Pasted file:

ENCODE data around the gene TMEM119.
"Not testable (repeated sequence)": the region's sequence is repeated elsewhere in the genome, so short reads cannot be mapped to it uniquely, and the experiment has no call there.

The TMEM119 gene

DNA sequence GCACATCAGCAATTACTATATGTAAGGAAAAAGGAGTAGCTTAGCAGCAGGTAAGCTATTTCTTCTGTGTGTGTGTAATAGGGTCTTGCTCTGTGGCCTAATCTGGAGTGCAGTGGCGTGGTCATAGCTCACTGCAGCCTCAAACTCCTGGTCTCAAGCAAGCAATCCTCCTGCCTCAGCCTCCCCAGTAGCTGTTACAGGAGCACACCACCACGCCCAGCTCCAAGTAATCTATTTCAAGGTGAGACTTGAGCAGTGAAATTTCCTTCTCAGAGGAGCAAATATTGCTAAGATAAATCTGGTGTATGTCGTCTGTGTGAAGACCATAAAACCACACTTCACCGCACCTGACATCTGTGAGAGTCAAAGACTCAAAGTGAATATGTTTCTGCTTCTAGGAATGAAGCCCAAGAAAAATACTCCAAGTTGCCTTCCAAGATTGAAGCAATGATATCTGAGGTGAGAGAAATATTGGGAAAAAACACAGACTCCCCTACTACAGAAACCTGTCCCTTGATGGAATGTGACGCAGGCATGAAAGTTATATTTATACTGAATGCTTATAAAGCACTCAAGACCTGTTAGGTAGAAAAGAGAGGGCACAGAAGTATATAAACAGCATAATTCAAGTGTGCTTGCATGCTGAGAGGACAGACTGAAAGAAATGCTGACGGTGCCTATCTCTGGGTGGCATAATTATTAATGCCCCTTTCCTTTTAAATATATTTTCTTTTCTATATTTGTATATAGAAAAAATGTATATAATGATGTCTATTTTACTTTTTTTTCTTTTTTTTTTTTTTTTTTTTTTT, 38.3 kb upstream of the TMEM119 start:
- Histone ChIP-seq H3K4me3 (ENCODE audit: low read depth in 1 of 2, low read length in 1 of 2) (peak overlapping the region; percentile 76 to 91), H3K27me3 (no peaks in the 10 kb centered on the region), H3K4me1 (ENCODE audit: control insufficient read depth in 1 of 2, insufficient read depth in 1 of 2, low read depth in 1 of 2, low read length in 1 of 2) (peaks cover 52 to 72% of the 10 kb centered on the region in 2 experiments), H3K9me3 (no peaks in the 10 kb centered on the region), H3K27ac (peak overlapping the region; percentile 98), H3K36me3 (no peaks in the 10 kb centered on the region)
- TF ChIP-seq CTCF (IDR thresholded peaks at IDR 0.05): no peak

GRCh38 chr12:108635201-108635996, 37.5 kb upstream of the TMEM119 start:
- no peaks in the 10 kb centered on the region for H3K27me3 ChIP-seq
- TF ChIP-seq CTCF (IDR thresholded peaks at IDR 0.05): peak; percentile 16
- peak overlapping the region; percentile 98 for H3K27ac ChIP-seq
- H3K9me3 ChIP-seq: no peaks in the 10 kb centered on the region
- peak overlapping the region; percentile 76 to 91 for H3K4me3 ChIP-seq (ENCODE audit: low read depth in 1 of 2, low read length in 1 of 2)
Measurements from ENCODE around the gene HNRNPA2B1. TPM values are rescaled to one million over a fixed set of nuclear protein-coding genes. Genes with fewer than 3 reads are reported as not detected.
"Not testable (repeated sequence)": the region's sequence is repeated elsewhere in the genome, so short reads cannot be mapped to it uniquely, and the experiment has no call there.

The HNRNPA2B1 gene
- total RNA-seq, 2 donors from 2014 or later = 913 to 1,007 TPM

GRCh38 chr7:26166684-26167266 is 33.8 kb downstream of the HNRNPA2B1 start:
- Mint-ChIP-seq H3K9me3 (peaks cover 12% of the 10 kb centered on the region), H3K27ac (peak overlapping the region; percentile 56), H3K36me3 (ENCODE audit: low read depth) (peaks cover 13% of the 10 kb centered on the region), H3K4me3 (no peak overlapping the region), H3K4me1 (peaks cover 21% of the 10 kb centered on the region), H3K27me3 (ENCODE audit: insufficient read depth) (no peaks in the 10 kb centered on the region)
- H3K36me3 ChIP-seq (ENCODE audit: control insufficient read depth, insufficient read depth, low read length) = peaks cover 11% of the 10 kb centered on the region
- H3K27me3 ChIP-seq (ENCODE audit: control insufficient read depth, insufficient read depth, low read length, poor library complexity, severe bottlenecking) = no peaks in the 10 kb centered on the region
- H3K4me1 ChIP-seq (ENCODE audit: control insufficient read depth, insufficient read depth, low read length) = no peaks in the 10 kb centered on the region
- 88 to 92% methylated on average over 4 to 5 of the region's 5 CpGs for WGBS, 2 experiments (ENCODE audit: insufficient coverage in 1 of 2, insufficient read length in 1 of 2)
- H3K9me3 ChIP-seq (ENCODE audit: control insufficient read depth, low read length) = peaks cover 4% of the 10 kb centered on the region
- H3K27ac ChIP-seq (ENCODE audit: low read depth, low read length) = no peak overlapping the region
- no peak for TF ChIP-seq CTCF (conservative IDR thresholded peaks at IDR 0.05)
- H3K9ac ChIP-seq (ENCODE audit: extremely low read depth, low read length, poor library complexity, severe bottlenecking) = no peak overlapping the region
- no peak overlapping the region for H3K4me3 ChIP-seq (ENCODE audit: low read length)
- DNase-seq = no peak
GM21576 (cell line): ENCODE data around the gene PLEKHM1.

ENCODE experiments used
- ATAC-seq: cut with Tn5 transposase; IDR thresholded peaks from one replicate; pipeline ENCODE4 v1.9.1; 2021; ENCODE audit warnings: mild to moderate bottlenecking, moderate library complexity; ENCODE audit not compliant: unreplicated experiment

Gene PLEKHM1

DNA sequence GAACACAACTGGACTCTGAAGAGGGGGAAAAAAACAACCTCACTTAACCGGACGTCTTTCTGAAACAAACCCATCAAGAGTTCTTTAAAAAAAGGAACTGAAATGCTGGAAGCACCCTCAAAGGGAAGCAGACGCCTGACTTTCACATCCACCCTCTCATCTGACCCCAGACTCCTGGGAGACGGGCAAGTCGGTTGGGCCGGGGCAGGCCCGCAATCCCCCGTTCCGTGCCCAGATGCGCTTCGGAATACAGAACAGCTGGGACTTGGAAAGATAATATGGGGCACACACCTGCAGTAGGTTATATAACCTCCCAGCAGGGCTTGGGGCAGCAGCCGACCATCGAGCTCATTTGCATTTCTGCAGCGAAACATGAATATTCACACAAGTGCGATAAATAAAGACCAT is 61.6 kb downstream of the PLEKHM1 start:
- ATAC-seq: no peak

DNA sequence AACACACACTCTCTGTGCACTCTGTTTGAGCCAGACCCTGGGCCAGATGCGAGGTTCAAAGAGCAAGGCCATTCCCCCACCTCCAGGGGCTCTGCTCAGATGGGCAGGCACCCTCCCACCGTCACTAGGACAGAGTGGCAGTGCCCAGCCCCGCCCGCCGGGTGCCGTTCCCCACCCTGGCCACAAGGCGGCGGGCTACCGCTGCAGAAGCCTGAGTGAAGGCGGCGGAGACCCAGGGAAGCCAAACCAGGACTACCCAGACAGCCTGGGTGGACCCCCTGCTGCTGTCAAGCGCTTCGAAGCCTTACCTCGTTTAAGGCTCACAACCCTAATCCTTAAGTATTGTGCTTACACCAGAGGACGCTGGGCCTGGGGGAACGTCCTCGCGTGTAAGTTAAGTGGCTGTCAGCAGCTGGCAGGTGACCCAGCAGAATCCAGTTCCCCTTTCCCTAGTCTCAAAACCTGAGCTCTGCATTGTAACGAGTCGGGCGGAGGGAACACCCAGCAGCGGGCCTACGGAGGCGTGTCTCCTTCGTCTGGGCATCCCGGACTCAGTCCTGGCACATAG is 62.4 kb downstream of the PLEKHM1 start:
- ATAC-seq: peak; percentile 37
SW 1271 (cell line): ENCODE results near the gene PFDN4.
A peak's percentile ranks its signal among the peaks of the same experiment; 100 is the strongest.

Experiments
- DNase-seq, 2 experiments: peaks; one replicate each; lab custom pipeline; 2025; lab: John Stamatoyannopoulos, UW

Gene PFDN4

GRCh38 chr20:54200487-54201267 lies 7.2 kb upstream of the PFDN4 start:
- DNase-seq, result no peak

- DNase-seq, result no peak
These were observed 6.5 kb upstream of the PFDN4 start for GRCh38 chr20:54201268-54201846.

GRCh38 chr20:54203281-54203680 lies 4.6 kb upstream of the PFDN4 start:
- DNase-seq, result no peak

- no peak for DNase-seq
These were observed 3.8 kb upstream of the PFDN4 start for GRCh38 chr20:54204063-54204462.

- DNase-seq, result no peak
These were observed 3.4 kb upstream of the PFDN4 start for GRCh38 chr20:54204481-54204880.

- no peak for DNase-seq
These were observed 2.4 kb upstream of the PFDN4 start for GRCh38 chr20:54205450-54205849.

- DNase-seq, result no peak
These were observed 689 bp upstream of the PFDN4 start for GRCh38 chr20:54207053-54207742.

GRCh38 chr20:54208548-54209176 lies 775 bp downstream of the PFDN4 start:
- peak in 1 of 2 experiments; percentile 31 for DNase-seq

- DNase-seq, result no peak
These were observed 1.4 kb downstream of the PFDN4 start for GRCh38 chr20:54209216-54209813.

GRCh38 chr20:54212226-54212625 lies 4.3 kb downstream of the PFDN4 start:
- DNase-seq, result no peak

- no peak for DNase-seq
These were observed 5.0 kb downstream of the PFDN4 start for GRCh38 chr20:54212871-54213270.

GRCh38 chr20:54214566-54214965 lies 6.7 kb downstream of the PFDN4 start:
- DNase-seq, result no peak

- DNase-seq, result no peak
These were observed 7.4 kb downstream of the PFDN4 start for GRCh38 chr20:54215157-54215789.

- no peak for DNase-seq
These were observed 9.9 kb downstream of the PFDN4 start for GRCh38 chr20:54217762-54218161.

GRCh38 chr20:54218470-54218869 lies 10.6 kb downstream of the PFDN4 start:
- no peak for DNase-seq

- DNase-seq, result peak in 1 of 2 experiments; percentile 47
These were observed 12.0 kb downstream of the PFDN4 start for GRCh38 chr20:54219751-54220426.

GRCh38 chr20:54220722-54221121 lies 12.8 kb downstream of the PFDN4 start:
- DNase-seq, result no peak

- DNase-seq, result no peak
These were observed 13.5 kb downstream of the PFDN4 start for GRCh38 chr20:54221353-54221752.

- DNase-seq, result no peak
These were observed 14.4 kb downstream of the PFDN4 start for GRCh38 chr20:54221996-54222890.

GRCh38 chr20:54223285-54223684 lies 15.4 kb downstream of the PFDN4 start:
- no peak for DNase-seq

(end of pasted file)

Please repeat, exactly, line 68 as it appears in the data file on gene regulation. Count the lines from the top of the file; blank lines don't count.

- no peak for DNase-seq